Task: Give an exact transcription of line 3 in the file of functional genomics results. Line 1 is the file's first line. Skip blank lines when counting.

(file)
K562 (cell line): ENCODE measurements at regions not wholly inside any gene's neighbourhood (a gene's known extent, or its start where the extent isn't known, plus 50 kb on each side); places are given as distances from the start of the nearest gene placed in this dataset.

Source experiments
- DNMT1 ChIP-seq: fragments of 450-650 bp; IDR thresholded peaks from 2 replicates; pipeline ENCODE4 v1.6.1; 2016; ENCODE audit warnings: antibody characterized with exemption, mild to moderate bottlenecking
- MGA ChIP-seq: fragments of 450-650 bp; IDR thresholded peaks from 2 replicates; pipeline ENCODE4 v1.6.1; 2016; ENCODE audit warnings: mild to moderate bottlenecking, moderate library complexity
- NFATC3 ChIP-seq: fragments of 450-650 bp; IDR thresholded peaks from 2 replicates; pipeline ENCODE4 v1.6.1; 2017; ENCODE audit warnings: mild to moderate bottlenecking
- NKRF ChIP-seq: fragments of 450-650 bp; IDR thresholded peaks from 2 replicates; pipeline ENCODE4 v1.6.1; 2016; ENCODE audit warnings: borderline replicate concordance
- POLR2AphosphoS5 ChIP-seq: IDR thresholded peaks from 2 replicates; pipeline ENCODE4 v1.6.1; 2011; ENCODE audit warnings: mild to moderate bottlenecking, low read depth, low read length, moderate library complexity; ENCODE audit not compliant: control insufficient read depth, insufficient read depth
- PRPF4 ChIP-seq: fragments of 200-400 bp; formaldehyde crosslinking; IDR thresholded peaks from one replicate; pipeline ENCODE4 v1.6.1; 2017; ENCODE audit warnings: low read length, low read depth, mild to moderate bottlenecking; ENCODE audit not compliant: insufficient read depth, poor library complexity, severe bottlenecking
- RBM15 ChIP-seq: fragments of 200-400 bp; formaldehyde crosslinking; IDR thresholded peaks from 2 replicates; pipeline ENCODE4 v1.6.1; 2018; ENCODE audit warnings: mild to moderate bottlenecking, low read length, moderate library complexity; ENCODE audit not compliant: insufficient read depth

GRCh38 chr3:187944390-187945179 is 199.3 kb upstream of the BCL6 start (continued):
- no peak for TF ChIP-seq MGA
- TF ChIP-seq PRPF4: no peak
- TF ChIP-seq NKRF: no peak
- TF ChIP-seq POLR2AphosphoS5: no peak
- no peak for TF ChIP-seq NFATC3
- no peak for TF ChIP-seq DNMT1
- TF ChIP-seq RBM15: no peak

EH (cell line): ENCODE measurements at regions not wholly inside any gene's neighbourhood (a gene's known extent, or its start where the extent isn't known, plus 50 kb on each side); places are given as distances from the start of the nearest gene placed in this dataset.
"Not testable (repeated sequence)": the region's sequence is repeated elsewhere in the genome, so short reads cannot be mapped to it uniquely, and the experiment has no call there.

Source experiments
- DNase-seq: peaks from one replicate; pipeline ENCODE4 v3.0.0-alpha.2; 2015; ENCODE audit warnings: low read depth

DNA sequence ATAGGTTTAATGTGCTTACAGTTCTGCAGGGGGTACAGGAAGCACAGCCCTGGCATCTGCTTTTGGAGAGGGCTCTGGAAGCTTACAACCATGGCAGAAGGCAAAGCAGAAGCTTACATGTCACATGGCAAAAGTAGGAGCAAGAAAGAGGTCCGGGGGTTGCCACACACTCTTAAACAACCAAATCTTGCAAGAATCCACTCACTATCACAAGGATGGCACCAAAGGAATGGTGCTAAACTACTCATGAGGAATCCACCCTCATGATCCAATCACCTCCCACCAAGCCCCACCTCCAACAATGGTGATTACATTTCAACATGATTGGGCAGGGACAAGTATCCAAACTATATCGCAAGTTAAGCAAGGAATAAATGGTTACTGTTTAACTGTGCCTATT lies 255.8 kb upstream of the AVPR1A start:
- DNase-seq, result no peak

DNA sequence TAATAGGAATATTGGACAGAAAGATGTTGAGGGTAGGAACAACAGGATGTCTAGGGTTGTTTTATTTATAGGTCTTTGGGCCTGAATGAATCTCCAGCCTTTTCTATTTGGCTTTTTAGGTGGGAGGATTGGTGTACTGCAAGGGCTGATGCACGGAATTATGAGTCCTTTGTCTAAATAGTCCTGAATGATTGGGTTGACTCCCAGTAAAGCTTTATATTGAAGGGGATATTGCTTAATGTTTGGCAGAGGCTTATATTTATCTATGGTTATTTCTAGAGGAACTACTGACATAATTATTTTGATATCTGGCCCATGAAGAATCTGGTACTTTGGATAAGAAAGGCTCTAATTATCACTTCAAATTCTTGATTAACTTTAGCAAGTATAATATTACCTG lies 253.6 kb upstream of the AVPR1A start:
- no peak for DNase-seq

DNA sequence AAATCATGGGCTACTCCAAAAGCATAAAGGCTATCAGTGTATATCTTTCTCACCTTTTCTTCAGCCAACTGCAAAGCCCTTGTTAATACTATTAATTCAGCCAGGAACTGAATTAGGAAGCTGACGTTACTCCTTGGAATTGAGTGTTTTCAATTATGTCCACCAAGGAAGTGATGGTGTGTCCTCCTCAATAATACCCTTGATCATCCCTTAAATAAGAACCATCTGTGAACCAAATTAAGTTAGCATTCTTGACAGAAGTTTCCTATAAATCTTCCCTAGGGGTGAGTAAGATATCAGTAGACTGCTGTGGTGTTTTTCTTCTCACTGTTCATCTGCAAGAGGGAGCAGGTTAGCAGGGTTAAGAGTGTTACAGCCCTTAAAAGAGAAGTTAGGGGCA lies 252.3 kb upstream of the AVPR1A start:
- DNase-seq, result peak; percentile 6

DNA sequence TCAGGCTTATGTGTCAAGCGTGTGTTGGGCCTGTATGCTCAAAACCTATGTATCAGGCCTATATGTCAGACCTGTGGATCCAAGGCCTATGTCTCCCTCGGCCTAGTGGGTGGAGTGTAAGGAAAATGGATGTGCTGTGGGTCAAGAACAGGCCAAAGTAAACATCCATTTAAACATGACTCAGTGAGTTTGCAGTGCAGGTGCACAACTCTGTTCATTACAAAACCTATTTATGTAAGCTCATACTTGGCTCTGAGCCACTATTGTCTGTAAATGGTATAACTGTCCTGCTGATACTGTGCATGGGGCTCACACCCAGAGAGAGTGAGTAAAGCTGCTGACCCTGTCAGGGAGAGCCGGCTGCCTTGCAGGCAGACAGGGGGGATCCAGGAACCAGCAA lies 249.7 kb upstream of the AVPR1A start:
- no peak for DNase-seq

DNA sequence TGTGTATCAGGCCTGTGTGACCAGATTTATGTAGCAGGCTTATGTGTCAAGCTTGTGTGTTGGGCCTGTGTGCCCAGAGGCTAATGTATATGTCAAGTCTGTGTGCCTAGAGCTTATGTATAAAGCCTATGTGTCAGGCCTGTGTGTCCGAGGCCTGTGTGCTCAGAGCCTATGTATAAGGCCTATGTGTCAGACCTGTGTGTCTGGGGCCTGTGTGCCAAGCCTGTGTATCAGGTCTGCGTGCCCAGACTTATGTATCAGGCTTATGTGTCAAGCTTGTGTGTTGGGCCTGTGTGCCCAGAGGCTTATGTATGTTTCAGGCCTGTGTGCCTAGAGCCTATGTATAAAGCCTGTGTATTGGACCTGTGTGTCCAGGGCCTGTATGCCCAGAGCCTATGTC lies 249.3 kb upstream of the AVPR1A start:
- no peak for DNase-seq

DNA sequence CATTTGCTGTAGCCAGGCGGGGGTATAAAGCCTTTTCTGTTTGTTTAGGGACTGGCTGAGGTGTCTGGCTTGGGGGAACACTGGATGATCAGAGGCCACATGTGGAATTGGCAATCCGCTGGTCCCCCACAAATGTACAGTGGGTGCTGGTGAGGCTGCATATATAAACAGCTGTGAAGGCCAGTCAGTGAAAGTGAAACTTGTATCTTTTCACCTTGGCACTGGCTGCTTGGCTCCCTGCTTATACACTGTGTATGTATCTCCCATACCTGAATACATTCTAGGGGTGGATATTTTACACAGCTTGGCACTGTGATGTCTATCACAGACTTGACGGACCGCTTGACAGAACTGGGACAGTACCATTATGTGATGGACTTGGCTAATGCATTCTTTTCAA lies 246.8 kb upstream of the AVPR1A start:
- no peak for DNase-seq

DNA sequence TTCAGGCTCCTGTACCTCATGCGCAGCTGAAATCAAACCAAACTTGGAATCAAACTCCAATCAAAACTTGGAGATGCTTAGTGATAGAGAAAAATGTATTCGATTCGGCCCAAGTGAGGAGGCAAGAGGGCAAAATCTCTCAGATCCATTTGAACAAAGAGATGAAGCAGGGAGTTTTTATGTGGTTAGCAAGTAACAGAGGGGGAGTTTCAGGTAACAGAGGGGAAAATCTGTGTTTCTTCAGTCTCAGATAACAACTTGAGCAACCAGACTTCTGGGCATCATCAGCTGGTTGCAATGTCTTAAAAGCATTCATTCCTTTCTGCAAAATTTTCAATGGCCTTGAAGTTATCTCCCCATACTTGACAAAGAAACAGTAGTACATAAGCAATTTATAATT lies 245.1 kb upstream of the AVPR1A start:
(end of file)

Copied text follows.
- DNMT1 ChIP-seq: fragments of 450-650 bp; IDR thresholded peaks from 2 replicates; pipeline ENCODE4 v1.6.1; 2016; ENCODE audit warnings: antibody characterized with exemption, mild to moderate bottlenecking